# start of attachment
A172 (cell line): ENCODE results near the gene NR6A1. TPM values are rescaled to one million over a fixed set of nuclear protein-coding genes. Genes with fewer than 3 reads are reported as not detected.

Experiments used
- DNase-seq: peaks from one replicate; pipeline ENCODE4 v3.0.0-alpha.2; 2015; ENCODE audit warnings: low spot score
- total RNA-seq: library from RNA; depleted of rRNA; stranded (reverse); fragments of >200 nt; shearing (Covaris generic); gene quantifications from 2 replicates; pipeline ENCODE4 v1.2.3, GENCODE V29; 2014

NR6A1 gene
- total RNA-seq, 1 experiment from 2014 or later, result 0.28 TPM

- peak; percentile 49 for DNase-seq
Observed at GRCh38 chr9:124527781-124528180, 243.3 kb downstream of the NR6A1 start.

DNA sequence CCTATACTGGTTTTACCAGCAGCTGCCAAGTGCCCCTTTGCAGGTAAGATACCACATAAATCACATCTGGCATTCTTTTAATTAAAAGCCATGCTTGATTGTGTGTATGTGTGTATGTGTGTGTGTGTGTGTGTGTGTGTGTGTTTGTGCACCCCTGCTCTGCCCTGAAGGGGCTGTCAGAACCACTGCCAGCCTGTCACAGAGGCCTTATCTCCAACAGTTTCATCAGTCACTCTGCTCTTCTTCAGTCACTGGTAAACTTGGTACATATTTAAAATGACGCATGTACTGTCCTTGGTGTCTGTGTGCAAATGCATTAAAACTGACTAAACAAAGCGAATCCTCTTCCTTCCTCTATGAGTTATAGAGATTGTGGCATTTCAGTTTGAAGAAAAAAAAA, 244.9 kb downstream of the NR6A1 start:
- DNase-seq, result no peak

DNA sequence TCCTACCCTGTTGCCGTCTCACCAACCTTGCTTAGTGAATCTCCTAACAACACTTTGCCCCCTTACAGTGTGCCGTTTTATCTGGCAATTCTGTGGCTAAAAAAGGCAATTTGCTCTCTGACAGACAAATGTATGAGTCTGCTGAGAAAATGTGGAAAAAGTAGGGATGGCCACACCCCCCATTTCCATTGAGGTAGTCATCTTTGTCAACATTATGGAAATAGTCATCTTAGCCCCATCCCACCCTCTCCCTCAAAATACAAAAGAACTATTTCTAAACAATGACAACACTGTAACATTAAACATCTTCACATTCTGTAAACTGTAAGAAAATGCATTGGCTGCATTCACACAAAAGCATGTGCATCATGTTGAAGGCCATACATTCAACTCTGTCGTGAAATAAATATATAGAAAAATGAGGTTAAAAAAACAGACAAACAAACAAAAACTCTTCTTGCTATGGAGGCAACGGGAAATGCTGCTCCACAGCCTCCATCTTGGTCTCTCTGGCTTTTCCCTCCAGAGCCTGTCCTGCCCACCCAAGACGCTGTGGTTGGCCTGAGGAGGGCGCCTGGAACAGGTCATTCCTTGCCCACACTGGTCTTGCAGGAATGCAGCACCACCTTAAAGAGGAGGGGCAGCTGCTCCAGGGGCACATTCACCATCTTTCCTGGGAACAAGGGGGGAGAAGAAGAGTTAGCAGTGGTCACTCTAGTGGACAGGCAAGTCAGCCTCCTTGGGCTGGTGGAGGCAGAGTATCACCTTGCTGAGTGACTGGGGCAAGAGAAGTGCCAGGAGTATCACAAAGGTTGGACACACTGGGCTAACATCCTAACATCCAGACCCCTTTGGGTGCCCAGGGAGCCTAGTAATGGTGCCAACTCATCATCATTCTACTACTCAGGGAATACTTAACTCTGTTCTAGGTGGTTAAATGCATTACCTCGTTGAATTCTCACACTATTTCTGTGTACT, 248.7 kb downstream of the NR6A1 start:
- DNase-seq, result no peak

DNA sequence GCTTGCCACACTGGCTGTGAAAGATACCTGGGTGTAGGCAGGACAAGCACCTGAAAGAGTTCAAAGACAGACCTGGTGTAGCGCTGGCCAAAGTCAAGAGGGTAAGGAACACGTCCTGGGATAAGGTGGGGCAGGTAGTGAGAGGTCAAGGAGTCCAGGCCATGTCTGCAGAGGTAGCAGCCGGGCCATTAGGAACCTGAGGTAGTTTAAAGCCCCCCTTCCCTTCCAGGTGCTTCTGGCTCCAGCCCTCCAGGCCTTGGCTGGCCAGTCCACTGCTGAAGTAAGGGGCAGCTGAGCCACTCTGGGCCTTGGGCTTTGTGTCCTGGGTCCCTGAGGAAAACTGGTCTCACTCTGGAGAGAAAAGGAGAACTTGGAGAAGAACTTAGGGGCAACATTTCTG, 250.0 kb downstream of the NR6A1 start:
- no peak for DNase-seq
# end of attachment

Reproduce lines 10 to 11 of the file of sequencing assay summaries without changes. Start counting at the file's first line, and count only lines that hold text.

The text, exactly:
- DNase-seq, result no peak

DNA sequence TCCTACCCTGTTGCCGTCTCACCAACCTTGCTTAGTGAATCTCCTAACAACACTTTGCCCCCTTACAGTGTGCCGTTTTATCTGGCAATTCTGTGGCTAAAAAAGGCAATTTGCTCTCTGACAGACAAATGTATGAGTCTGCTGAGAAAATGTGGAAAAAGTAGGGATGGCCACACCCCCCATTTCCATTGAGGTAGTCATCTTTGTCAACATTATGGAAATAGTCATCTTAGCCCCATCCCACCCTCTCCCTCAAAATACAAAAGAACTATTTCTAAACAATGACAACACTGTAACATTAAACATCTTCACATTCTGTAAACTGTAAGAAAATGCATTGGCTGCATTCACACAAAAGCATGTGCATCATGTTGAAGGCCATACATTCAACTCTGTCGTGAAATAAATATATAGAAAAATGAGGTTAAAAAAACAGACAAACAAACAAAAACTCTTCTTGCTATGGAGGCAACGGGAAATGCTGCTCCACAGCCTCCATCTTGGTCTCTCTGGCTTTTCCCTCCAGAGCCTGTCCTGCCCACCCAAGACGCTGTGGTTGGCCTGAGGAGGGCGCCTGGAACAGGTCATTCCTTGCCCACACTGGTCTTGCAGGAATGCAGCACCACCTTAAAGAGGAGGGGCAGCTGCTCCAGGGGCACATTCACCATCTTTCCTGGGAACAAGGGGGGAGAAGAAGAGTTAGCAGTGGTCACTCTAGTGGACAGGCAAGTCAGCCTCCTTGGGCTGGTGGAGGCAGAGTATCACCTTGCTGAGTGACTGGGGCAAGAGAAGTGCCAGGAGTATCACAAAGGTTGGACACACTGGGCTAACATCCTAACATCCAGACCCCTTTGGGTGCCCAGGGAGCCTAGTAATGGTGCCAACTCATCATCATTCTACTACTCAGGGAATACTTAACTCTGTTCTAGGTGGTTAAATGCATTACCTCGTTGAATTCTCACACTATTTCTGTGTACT, 248.7 kb downstream of the NR6A1 start: